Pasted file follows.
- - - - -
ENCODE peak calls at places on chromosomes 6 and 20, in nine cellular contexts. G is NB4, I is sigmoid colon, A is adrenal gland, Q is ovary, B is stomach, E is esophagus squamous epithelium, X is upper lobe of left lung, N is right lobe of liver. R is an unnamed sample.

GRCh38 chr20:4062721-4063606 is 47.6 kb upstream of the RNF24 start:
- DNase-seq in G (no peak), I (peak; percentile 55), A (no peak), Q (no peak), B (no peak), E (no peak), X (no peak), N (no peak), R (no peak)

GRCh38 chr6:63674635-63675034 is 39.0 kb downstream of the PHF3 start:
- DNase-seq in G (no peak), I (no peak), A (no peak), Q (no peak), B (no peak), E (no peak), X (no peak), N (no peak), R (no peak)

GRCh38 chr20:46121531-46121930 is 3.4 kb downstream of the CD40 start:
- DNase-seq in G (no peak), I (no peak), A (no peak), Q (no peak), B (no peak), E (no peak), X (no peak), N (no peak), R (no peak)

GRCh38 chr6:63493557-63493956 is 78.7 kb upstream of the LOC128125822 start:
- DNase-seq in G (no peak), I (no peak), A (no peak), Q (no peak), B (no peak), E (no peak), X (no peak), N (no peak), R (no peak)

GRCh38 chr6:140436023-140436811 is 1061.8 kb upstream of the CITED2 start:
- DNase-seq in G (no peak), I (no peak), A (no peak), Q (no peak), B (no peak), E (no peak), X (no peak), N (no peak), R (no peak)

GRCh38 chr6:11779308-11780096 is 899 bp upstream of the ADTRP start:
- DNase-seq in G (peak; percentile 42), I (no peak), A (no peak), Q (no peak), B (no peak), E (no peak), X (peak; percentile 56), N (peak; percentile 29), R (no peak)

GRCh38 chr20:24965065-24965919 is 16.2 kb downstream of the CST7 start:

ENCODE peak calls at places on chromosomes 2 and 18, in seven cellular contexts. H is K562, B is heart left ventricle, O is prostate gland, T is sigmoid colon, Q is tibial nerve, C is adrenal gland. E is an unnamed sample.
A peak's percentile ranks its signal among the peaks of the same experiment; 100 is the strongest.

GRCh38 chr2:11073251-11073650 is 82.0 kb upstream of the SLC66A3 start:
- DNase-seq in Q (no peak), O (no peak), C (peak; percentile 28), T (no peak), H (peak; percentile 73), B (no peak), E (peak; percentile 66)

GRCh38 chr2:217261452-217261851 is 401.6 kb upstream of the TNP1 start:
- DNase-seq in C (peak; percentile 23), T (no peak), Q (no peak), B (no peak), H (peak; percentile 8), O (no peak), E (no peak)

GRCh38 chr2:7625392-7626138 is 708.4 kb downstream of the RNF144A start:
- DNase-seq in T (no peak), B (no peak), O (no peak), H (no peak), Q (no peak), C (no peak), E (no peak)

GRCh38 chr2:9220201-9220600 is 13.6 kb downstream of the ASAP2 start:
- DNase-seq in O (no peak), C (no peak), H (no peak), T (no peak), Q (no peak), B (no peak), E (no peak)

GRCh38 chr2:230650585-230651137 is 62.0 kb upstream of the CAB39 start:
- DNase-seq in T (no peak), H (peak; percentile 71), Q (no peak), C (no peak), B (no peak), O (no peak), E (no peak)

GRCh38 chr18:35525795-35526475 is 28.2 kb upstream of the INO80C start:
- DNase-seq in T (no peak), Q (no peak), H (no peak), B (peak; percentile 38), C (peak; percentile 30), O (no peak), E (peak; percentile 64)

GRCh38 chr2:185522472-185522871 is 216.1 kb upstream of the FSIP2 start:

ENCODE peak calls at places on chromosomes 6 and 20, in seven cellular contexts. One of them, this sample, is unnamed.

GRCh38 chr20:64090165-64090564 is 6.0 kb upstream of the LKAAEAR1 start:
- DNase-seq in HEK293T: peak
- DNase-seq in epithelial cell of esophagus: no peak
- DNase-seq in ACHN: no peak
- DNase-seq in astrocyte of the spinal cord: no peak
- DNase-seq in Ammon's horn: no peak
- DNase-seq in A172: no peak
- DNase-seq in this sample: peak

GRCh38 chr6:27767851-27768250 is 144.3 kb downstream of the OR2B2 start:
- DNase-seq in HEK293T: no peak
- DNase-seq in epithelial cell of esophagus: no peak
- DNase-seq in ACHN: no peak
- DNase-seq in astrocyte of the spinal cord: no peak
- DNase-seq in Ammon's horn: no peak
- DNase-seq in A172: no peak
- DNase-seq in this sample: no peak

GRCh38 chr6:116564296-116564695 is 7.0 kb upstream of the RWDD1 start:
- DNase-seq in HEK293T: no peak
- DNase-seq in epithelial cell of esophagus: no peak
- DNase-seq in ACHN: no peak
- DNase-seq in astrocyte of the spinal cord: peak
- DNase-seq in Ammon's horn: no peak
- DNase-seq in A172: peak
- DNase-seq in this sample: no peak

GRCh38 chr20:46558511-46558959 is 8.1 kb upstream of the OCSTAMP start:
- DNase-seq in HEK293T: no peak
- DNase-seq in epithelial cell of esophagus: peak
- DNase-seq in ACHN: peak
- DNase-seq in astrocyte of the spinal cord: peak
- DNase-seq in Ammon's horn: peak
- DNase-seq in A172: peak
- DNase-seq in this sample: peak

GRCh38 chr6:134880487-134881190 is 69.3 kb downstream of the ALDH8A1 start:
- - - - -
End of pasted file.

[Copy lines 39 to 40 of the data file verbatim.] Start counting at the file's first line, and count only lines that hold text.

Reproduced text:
GRCh38 chr6:27767851-27768250 is 144.3 kb downstream of the OR2B2 start:
- DNase-seq in HEK293T: no peak